Gina Bleedorn: Well, Sean, this credit union had a problem not just with the schools part of their name, as you mentioned, but also with the geographic part Kern. They basically dominated Kern County from an awareness and penetration standpoint schools and beyond, but both their SEG and their GEO base both in their name were a problem, right?
Sean Keathley: Oh, absolutely. And in all of the research, and a lot of these brand decisions are founded in research it’s a very emotional decision. But when you base it on data and you research the communities, it became really clear the Valley was what was resonating for people. And this notion of being Valley Strong, they are from there. They are not just in Kern but that broader Valley. They have roots and they plan to continue to make the people in those communities better. And that is really now apparent not only just by their outward brand and the reputation, but it really matches their behavior that was already happening. And we see that a lot where there are really good people doing good things, but they have not created this halo effect. In effect they’re not even telling their story. And now as they put those together it’s a powerful combination.
Gina Bleedorn: Something interesting about the Valley Strong name specifically is an approach that not only had more traditional consumer research about impressions and wants and needs, but social listening that was taking into account what people were really talking about, what really mattered to them, and word association reactions that actually led to the selection of the words valley and strong that ultimately created the new name. So for Kern Schools now Valley Strong Credit Union, as they move into new markets where they’ve never been before, all they have to stand on is their physical presence, so their network effect, and their brand presence that’s the bigger halo effect. The impression that the brand creates the message that it sends, the feelings that it evokes in people when they hear or see it, that’s their potential for acquisition and growth. And they’re entering new areas in the Valley that have a lot of existing institutions with a lot of history they don’t have. That’s where they have to leverage their brand halo effect.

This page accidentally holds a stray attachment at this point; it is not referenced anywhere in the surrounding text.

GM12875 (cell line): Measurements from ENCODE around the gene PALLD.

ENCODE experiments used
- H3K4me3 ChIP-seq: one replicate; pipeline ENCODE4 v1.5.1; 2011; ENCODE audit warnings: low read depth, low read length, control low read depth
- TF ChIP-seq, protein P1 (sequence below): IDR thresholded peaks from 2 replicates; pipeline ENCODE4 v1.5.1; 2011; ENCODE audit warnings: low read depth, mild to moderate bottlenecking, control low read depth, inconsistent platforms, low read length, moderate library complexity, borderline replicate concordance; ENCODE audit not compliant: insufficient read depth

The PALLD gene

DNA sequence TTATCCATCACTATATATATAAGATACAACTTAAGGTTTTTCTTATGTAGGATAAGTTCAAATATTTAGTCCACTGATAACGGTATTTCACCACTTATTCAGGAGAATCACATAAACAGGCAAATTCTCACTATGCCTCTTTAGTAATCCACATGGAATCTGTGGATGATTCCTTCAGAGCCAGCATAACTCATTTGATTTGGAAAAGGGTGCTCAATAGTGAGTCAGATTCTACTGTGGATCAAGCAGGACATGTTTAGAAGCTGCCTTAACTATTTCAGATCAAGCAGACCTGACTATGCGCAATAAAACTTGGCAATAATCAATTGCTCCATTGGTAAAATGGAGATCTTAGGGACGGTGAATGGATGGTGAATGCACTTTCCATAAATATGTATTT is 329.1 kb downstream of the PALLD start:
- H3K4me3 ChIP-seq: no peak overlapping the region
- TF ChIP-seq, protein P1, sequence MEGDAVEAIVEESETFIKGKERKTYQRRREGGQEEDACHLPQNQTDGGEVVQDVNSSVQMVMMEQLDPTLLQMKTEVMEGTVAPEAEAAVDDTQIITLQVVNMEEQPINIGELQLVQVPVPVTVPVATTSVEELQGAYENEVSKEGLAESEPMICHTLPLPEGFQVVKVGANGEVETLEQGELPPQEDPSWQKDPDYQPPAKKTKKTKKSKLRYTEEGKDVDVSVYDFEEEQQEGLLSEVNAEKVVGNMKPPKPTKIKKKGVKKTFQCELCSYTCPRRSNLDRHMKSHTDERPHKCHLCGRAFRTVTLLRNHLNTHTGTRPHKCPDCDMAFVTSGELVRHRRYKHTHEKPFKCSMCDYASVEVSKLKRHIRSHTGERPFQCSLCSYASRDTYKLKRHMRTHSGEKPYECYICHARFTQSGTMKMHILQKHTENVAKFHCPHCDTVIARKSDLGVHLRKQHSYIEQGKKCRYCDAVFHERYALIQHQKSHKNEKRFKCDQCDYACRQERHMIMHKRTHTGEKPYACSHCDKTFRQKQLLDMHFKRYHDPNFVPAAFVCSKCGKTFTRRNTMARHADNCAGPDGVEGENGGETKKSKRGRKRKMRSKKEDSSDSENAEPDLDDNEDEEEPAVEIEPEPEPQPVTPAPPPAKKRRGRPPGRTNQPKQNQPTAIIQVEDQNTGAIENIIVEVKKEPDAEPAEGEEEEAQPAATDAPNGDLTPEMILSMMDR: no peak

Sean Keathley: So that idea of hitting growth communities, not to the detriment of where they’re from is the perfect balance. Let’s have deep pride in our foundation and where we were started and we’re still planning to serve, but let’s don’t limit our ability to expand into those growth communities ultimately makes a healthier organization that can better help those people in communities prosper.
Gina Bleedorn: Going back to the titans of the industry and what they’re doing with the biggest brands that are the most complex to manage, and also the most looked at in the industry right now as beacons of hopefully best practice or opportunities to learn from both good and bad. What are some of the big brands in financial doing?
Sean Keathley: Well, to be honest, the framework is consistent. Let’s go back in time a little bit. Brian Monaghan, the CEO of Bank of America. And he was out front early in COVID in terms of his employees. And that is a critically important piece of the puzzle. If you’re going to pay off the halo effect, you have to have people that believe and they know what to believe, and they feel a part of it. In their example, they did not lay off staff and they sent them home whether they could work or not. And actually I think in March, they hired people. So that example of having the long view. And we’ve talked about that before. Not thinking of this in a short cycle, but having a bigger picture. And in B of A’s example, it was around staff and knowing that dedicated workforce is part of how they’re going to live their brand and help the communities they serve.